The Los Angeles Communications Center is one of 24 California Highway Patrol Communications Centers throughout the State. Although we serve one County there is an estimated 9.75 million residents - larger than the population of 42 states, and home to almost 30 percent of all California residents.
Our Center has approximately 180 Public Safety Dispatchers and Public Safety Operators who answer an average of 175,000 emergency and public information calls each month. Additionally, we provide radio communications for 10 California Highway Patrol (CHP) Area offices.
In an emergency, call 911 or your local emergency number immediately from any wired or wireless phone. An emergency is any situation that requires immediate assistance from the police, fire department or ambulance. Examples include: A fire. A crime, especially if in progress. A car crash, especially if someone is injured. A medical emergency.
Important: If you’re not sure whether the situation is a true emergency, officials recommend calling 911 and letting the call-taker determine whether you need emergency help.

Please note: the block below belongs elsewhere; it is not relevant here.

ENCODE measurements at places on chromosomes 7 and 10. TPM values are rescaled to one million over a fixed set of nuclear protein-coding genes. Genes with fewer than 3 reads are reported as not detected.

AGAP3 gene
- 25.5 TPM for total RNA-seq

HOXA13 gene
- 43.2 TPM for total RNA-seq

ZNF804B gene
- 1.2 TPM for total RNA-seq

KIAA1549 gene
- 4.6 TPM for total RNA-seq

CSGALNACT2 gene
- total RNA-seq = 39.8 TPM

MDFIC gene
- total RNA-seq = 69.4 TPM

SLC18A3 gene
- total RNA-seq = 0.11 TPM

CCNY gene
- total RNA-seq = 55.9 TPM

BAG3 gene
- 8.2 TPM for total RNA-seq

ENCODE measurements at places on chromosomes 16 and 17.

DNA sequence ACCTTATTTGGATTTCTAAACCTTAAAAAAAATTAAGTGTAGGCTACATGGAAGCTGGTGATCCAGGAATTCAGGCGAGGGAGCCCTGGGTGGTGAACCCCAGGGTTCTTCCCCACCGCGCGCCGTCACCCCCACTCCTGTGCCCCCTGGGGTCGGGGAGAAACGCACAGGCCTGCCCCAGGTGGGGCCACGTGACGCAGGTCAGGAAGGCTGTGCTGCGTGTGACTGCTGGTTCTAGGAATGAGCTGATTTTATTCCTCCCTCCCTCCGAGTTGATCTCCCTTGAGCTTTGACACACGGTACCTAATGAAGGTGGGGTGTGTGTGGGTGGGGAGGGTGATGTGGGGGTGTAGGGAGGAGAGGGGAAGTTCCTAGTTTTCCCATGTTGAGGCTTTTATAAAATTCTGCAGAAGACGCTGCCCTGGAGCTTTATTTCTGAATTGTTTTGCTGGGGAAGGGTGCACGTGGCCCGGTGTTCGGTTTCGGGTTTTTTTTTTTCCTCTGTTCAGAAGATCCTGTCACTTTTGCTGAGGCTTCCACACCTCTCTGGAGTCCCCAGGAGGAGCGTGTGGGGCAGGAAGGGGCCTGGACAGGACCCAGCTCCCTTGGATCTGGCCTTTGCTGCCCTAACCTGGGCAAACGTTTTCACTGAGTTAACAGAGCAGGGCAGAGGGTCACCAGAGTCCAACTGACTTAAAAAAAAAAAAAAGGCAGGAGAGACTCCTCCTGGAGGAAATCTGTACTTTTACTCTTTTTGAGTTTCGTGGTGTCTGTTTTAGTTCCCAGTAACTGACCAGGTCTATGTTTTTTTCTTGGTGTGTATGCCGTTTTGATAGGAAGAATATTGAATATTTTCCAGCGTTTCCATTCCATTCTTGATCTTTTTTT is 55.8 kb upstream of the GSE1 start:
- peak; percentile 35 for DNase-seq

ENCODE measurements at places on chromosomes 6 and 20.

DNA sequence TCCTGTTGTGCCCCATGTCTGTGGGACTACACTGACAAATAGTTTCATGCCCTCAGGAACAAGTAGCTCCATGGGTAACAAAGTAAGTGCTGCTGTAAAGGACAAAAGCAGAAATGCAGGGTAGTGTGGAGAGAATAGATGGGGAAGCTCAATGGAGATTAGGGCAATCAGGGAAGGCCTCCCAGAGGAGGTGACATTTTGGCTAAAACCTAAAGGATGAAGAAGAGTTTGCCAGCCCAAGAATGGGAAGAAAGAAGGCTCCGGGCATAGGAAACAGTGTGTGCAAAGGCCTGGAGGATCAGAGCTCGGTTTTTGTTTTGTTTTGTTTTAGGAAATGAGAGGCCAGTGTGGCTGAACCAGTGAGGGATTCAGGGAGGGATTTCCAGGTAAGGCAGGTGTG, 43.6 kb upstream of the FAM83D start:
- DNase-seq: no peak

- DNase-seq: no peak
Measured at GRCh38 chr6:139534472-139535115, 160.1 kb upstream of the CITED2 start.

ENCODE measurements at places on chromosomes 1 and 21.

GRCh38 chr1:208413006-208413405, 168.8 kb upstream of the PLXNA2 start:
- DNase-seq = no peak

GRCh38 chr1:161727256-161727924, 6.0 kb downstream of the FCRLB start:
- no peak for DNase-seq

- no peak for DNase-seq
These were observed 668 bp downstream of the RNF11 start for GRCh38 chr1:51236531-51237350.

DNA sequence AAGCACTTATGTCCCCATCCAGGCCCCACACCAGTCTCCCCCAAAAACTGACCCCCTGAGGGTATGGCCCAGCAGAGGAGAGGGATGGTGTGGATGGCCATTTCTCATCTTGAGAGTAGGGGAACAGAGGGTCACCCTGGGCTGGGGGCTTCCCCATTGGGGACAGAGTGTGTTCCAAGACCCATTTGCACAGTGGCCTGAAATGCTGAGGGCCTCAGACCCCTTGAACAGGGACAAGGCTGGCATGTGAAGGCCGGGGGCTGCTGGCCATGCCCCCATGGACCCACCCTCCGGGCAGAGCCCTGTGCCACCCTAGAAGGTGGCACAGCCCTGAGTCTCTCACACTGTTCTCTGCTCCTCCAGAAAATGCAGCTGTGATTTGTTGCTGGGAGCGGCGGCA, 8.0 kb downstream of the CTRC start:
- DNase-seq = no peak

Be prepared to answer the call-taker’s questions, which may include:
The location of the emergency, including the street address. The phone number you are calling from. The nature of the emergency. Details about the emergency.
Remember: the call-taker’s questions are important to get the right kind of help to you quickly.
Yes, it is legal. The law allows a driver to use a wireless telephone to make emergency calls to a law enforcement agency, a medical provider, the fire department, or other emergency services agency.
An emergency call is a life-threatening or potentially life threatening situation, which requires the immediate response of police, fire, or emergency medical responders, such as a traffic collision, drunk driver, crime in-progress, and road hazards. A non-emergency call includes, but is not limited to, non-emergency roadway hazards, a road sign that is down, a late reported traffic collision, etc.It is not appropriate to call 9-1-1 to ask for directions, check the local weather forecast, to “test” a new wireless phone, or complain about your cable company.
We require basic information when you call. Because of the nature and limitations of cellular telephones, you must be prepared to give us your location, including address, street, and cross street. If you are on the freeway you need to be able to tell the dispatcher which freeway you are on, the direction of travel and the name of the nearest on or off ramp. You will also need to give the dispatcher a brief description of the emergency. We will ask for your name and the telephone number from which you are calling. We understand your call is urgent. Remain calm, speak clearly and be patient. The details are important in order to assure you receive the appropriate services.